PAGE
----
Self-compassion is vital to self-acceptance.  Kristin Neff’s Self-Compassion Scale is great tool for assessing how we can improve this skill.  It reminded me that I need to keep working on giving myself grace.  One of Dr. Neff’s Self-Compassion Exercises invites us to treat ourselves the way we would a close friend who is struggling – with empathy and compassion.

We are so much more effective when we let go of the need for approval from others and practice self-acceptance.  I am motivated to get better at this so I can set a good example for my granddaughter.  What will motivate you?

The organizers of a recent conference I attended sent out some great questions to jump start conversations in the networking session.  One of them was, “When was the last time you amazed yourself?”  I had to think about that for a few minutes before deciding that packing the car for a 12 day road trip qualifies.

I Don’t Want to Brag

Although fear of appearing arrogant or egotistical can cause us to focus on our failures more than we celebrate our successes, we wouldn’t have one without the other.  Albert Einstein said, “Failure is success in progress.”

Shift Your Focus

How can you shift your focus to align with Einstein?  Try this formula: “ I achieved this success by learning from these failures…”  When you acknowledge your amazing self, you might find:

  • Inspiration
  • Motivation
  • Courage

…and more opportunities to amaze yourself!

You can tell your car is out of alignment when it pulls away from the center line.  How can you tell when you’re out of alignment as a leader?  My clients tell me they don’t feel aligned when they make a decision that supports the financial health of the business but damages the trust they worked hard to build with their team.  Or when they are too quick to trust their gut without rationally examining the options.  It’s easier to stay on the right road when we align our head, our gut and our heart.

What is Your Leadership Model?

The first step toward alignment is defining who you want to be as a leader.  In his book The Blueprint: 6 Practical Steps to Lift Your Leadership to New Heights, Doug Conant explains the importance of building your own leadership model.  Your model might be inspired by others but it must align with your values, beliefs and competencies.

Whose Story are You Living?

Conant’s journey on the road to aligning his head, gut and heart required owning his story rather than the story someone else had in mind for him.  This shift enabled Conant to turn around Campbell Soup Company by boldly making tough decisions and honoring the successes of individual employees.  Campbell’s  employee engagement went from the worst to the best in the Fortune 500 but it took ten years.  Conant fulfilled his promise to “win in the workplace before we can win in the marketplace.”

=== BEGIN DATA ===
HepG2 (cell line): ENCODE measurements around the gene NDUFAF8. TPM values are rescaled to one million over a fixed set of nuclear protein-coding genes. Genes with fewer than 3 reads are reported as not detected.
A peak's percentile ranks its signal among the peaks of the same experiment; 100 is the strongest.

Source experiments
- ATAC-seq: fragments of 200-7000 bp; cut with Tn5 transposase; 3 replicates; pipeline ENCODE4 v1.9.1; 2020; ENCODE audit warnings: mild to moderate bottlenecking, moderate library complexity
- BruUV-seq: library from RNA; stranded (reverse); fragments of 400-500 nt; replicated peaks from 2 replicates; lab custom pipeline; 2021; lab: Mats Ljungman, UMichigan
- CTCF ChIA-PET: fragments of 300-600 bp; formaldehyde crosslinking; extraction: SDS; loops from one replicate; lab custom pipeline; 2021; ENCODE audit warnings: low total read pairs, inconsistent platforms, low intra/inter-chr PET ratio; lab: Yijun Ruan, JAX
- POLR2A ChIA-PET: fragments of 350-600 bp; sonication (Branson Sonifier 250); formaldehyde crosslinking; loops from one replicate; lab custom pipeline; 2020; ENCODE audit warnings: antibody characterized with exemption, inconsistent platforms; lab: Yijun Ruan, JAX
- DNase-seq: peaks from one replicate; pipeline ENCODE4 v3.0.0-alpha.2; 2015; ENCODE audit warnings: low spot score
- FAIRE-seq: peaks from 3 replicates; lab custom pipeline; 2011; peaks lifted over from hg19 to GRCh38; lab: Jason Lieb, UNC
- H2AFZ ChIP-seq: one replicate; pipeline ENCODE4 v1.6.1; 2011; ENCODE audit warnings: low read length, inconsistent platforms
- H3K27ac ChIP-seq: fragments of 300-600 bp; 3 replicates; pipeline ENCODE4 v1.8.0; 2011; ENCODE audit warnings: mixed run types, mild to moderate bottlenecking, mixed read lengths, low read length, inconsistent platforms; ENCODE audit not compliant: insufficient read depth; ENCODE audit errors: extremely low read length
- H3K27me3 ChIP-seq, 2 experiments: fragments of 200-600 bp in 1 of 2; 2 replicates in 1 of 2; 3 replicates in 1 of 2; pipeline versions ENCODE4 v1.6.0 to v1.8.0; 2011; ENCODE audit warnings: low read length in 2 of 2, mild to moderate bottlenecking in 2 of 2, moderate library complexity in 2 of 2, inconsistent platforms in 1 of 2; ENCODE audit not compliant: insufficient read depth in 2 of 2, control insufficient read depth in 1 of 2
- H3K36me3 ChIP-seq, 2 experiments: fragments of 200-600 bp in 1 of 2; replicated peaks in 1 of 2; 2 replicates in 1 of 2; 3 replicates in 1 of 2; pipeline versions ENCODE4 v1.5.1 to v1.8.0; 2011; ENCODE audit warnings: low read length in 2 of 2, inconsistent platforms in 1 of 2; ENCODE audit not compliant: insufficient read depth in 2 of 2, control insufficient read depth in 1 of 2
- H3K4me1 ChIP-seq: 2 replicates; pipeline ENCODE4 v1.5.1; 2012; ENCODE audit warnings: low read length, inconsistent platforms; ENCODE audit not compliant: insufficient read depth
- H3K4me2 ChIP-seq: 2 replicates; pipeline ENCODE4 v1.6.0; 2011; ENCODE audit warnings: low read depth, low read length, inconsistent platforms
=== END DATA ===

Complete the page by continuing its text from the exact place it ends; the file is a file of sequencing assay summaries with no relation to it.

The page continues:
If you’re feeling off-center, I invite you to take a deep breath and imagine aligning your head, gut and heart.

  • What is the first thing you would do?
  • What obstacles might prevent you from doing that?
  • How can you manage those obstacles?
  • Who will hold you accountable?

It was so moving to hear my client’s story about his new approach in dealing with a subordinate who had been his peer and friend for many years.  We talked in advance about how he wanted this person to feel and how he wanted to feel at the end of the conversation.  My client wanted to be careful not to hurt his friend while addressing some negative behaviors that were likely related to competition and resentment.  The client put himself in his friend’s shoes and the preparation paid off – his friend became more at ease, self-confident and trusting.  He is now disclosing information more readily which enables my client to be more effective in his role and ultimately impacts the bottom line.

To Infinity and Beyond

This same client also described how he handled a difficult situation with a neighbor in a way that prompted her to tell other family members about it.  Then his wife complimented his interaction with a plumber who made an expensive mistake.  When you start multiplying the impact of my client’s new behaviors, the ripples are endless.

Make A Choice

Of course, the opposite is true as well – our negative behaviors have equally strong effects on those around us.  We see the results in schools, workplaces, communities and families over multiple generations.  When you envision what ripple effects you want to create, what behaviors will you choose to generate benefits beyond yourself?